Cleveland Golf, the equipment and apparel maker, had sent Blasberg a brand new bag. "She was the only one in the world who had this special bag because she represents the ladies line," her father said.
Coached by her dad in her hometown of Orange, California, Blasberg quickly emerged as a star on the Arizona team, winning six tournaments in two years and becoming a two-time All-American. In 2003, she finished the season No. 1 in the rankings and was named NCAA Freshman of the Year, Pacific-10 Player of the Year and Golfweek's Player of the Year.
Blasberg left school at the end of her sophomore year in 2004 to turn pro. But she struggled on the LPGA, never finishing higher than 94th on the money list.
In the 2010 season, Blasberg had played only one event, at the Tres Marias Championship in Morelia, Mexico, where she tied for 44th two weeks ago.
"She had just finished a tournamount in Mexico. She was three under par," her father told ABC News. "And you know in golf, like sports, some people aren't in the right mood and you know you just have to deal with it. That wasn't the case. I mean I never saw her more positive. Last year was a lousy year. We thought she might even leave golf. That is not the case. I mean she couldn't wait."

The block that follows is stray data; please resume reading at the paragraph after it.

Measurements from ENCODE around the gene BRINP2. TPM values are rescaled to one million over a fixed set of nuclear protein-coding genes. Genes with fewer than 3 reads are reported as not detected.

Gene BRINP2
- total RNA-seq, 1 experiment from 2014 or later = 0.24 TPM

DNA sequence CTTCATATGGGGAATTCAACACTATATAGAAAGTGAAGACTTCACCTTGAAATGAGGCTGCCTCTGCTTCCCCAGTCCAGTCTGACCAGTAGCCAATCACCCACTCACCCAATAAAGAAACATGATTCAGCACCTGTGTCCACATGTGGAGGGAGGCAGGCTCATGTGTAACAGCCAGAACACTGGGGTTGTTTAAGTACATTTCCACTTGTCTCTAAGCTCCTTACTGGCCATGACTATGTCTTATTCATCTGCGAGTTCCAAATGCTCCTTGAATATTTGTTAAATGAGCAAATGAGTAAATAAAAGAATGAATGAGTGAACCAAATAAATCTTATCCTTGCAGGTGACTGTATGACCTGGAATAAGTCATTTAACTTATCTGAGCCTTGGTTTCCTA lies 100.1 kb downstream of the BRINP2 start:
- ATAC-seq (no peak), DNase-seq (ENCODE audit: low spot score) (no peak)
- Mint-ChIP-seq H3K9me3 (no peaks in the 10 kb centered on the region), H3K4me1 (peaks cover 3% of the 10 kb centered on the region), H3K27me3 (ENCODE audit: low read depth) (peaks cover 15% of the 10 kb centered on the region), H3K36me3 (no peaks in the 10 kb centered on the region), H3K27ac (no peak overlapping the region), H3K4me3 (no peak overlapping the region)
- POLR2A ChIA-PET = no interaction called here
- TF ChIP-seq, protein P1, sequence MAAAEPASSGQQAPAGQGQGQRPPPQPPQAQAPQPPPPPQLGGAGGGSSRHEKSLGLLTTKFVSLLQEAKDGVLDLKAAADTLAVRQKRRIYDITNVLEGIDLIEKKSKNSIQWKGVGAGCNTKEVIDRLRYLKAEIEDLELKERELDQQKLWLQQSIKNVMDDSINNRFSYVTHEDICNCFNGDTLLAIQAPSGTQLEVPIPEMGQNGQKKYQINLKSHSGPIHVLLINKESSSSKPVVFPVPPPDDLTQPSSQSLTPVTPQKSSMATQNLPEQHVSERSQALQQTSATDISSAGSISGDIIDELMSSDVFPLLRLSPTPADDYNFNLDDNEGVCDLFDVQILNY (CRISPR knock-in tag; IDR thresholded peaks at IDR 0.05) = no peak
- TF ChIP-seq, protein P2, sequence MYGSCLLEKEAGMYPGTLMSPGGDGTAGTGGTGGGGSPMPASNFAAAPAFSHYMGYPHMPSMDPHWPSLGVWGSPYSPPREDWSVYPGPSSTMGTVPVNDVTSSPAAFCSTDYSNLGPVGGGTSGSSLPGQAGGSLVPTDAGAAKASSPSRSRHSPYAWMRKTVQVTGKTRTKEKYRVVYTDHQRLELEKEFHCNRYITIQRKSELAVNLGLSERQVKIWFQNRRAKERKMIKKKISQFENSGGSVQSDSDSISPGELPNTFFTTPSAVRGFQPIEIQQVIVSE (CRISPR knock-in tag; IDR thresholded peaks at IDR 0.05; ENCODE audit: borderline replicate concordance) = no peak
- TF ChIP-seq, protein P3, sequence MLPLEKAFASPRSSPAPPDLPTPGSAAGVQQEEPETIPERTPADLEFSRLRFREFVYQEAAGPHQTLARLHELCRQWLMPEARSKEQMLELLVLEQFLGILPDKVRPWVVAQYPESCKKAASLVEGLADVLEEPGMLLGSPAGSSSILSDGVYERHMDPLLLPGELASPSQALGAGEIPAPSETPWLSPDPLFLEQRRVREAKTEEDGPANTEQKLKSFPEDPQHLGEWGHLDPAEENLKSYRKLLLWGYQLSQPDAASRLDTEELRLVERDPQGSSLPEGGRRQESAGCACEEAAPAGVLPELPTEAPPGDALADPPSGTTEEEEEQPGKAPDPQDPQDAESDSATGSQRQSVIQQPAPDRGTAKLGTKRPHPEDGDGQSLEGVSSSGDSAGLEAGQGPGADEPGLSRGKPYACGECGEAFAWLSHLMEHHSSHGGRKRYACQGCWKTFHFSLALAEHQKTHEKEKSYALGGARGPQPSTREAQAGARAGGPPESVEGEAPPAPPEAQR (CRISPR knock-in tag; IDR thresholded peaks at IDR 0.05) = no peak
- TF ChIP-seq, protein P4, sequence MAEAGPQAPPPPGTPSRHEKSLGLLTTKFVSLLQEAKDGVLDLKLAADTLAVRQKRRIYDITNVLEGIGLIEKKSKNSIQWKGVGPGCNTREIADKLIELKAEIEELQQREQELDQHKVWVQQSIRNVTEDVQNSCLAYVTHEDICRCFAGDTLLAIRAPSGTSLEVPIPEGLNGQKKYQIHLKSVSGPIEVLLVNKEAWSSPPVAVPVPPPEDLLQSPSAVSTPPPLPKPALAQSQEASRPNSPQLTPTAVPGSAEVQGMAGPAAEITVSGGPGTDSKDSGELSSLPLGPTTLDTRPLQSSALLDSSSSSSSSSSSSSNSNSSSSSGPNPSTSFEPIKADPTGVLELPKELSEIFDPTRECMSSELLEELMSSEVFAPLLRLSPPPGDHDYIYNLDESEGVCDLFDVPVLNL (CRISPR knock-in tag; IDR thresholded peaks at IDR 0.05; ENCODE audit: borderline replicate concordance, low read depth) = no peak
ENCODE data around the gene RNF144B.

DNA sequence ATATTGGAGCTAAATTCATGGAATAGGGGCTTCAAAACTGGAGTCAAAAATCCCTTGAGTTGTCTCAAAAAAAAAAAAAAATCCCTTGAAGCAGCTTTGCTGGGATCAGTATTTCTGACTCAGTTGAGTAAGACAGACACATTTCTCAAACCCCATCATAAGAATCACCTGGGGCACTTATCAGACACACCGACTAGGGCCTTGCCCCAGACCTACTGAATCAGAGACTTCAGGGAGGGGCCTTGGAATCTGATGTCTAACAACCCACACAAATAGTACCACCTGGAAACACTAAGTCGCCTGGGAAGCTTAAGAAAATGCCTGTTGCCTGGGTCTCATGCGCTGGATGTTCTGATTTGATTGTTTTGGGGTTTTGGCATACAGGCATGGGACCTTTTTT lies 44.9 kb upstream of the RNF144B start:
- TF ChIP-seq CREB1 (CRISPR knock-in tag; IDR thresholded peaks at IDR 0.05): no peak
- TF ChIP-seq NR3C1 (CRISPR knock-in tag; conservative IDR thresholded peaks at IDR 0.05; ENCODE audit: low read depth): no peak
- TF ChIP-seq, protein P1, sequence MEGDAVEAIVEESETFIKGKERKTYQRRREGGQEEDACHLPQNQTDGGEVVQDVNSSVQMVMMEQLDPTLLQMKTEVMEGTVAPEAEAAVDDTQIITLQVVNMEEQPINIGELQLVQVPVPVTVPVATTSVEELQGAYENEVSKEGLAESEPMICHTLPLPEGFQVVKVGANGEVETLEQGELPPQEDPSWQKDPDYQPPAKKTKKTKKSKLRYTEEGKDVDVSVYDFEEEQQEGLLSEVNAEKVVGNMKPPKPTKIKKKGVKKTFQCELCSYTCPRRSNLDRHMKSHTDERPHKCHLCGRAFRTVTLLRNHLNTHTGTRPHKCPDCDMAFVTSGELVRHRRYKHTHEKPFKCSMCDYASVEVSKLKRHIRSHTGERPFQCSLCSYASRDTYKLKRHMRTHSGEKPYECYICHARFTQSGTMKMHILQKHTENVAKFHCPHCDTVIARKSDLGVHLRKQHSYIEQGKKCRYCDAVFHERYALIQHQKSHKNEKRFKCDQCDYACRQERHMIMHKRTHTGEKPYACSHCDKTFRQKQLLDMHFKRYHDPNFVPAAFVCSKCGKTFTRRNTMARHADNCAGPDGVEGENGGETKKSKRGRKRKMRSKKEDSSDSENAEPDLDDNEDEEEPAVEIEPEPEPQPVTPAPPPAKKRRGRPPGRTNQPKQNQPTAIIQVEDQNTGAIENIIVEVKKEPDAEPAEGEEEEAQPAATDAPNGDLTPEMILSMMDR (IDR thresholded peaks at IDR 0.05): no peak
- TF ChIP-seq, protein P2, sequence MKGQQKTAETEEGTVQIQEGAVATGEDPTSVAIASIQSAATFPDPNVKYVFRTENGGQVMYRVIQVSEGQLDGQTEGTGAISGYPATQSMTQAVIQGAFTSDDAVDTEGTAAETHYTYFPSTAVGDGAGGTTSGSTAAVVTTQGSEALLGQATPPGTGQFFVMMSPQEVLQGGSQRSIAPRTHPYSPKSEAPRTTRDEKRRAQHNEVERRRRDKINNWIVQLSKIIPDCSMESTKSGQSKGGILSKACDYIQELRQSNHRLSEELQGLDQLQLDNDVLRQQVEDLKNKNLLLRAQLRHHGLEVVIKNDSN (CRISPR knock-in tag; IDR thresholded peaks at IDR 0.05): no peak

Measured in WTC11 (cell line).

"What I hope her legacy is going to be is that she instills confidence and drive in other people to emulate the way she was," Mel added. "She picked something to do, did it well and had a way of getting people to like her while she was doing it."
"I think it's what she will instill in people to come that gives us a positive about losing a life at 25 years old," he said.